4. Rose, W. and Miernyk, W.  1989.  “Input-Output Analysis:  The First Fifty Years.” Economic Systems Research, 1.2:  229-271.
  5.  Kurz, H. D. and Salvadori, N.  2000.  “Classical Roots of Input-Output Analysis: A Short Account of its Long Prehistory.”  Economic Systems Research 12.2:  153 – 179.

D.   Social Accounting Matrices and other Special Topics

  1. Miller and Blair, Input-Output Analysis, chs. 9-11.
  2. Miyazawa, K. and Masegi, S.  1963.  “Interindustry Analysis and the Structure of Income-Distribution.”  Metroeconomica, 15:  89 – 103.

III. Sraffian Production-Price Models

A.  Sraffa’s Production-Price Model

  1. Lichtenstein, Introduction to Post-Keynesian and Marxian Theories of Value and Price, chs. 1-6.
  2. Pasinetti, Keynes and the Cambridge Keynesians, Book II.
  3. Kurz and Salvadori, Theory of Production, chs. 1 and 13.
  4. Kurz, H. D. and Salvadori, N.  2005. “Representing the Production and Circulation of Commodities in Material Terms:  On Sraffa’s Objectivism.”   Review of Political Economy 17.3 (July):  413 – 441.
  5. Sinha, A.  2010.  Theories of Value from Adam Smith to Piero Sraffa. London:  Routrledge, ch. 4: 277-281, 310 – 332.

B.   Production for Subsistence and the Price System

  1. Sraffa, Production of Commodities, pp. 3 – 5.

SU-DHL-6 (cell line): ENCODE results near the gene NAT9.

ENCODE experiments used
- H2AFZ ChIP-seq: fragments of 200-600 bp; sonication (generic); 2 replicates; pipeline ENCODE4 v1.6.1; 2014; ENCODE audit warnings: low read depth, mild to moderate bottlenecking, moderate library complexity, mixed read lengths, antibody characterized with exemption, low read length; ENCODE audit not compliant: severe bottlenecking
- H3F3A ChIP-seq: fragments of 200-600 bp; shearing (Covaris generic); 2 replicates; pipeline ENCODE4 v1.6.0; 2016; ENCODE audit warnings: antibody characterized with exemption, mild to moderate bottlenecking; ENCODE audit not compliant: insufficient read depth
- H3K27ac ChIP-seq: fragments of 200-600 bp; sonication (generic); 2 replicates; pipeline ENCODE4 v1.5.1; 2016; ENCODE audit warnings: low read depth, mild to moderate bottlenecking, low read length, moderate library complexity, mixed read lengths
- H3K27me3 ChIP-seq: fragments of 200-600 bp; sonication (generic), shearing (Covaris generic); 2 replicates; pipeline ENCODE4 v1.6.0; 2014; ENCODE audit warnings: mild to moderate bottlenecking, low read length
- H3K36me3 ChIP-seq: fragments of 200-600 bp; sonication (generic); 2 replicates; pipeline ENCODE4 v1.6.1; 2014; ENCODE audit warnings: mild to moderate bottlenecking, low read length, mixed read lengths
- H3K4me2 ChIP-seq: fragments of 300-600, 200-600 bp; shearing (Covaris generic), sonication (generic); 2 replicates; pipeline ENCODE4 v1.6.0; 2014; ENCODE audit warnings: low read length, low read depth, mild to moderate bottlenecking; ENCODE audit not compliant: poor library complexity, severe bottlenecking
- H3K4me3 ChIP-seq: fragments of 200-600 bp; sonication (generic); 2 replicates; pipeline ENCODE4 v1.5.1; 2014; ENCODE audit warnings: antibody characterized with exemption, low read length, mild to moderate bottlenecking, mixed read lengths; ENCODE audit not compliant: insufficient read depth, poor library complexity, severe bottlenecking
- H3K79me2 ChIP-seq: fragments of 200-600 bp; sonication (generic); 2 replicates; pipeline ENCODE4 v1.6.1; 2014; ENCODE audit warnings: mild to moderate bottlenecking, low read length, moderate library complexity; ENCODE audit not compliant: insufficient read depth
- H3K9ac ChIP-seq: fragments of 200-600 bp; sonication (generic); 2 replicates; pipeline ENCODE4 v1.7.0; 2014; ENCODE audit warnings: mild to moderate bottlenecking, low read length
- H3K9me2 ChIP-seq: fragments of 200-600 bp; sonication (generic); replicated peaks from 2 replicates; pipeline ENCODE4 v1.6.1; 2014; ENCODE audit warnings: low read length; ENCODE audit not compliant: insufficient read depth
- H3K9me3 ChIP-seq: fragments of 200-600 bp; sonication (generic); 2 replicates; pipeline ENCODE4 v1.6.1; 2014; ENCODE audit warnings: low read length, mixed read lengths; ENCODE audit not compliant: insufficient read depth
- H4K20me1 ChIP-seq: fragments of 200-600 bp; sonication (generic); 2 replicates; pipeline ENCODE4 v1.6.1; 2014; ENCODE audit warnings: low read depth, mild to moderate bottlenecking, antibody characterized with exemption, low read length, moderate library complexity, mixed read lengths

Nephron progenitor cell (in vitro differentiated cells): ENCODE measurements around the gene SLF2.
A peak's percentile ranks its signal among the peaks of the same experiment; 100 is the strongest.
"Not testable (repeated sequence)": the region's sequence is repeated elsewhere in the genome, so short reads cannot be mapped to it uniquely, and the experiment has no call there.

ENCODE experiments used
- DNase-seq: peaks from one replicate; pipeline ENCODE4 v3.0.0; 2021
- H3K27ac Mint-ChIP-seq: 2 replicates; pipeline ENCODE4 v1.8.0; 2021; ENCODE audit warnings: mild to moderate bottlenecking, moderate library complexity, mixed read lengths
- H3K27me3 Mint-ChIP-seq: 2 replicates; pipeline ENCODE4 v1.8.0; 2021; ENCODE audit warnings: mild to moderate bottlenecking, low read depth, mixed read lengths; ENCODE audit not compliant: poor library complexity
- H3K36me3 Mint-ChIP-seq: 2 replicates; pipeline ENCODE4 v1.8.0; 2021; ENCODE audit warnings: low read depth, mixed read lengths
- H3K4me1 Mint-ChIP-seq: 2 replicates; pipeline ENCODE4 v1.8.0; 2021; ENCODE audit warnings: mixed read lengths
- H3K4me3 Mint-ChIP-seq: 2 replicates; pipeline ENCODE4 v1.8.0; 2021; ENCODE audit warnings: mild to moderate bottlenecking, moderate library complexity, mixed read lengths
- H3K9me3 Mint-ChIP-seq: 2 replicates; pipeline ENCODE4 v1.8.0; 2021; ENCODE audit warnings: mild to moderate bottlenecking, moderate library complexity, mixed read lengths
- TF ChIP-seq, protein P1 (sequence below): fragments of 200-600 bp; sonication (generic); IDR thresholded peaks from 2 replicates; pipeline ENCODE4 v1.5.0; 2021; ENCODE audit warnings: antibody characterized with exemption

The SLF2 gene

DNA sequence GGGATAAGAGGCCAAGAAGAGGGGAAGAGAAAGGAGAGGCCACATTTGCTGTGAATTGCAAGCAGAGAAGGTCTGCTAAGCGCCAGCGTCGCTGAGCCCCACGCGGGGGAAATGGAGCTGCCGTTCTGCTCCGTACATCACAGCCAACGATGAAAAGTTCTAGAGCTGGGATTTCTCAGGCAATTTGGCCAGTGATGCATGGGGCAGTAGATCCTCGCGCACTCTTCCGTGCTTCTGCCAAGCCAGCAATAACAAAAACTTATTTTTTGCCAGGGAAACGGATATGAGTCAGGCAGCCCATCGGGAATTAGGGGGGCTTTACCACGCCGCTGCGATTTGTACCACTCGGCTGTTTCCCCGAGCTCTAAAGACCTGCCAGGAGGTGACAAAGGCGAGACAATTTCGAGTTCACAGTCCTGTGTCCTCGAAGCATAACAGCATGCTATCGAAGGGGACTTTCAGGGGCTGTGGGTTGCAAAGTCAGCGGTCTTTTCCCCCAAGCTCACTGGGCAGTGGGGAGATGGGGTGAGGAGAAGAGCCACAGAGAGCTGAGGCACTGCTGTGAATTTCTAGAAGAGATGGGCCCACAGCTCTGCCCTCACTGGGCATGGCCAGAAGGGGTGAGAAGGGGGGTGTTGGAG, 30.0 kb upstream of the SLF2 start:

2. Pasinetti, Lectures, pp. 71 – 73.
  3. Lichtenstein, Introduction to Post-Keynesian and Marxian Theories of Value and Price, ch. 7.

C.   Production with a Surplus and the Price System

  1. Sraffa, Production of Commodities, pp. 6 – 11.
  2. Pasinetti, Lectures, pp. 71 – 73.
  3. Lichtenstein, Introduction to Post-Keynesian and Marxian Theories of Value and Price, ch. 7.
  4. Kurz and Salvadori, Theory of Production, chs. 3 and 4.
  5. Sinha, Theories of Value from Adam Smith to Piero Sraffa, ch. 4: 281 – 294.

D.   Prices, Wages, and the Rate of Profit:  the relationship between relative prices and the rate of profit

  1. Sraffa, Production of Commodities, pp. 12 – 17.
  2. Pasinetti, Lectures, pp. 74 – 84.
  3. Lichtenstein, Introduction to Post-Keynesian and Marxian Theories of Value and Price, ch. 7.

E.   Prices, Wages, and the Rate of Profit:  the relationship between the wage rate and the rate of profit

  1. Sraffa, Production of Commodities, pp. 34 – 40 and 81 – 87.
  2. Pasinetti, Lectures, pp. 84 – 92 and 151 – 167.
  3. Lichtenstein, Introduction to Post-Keynesian and Marxian Theories of Value and Price, ch. 8.
  4. Kurz and Salvadori, Theory of Production, chs. 3, 4.
  5. Sinha, Theories of Value from Adam Smith to Piero Sraffa, ch. 4: 295 – 297.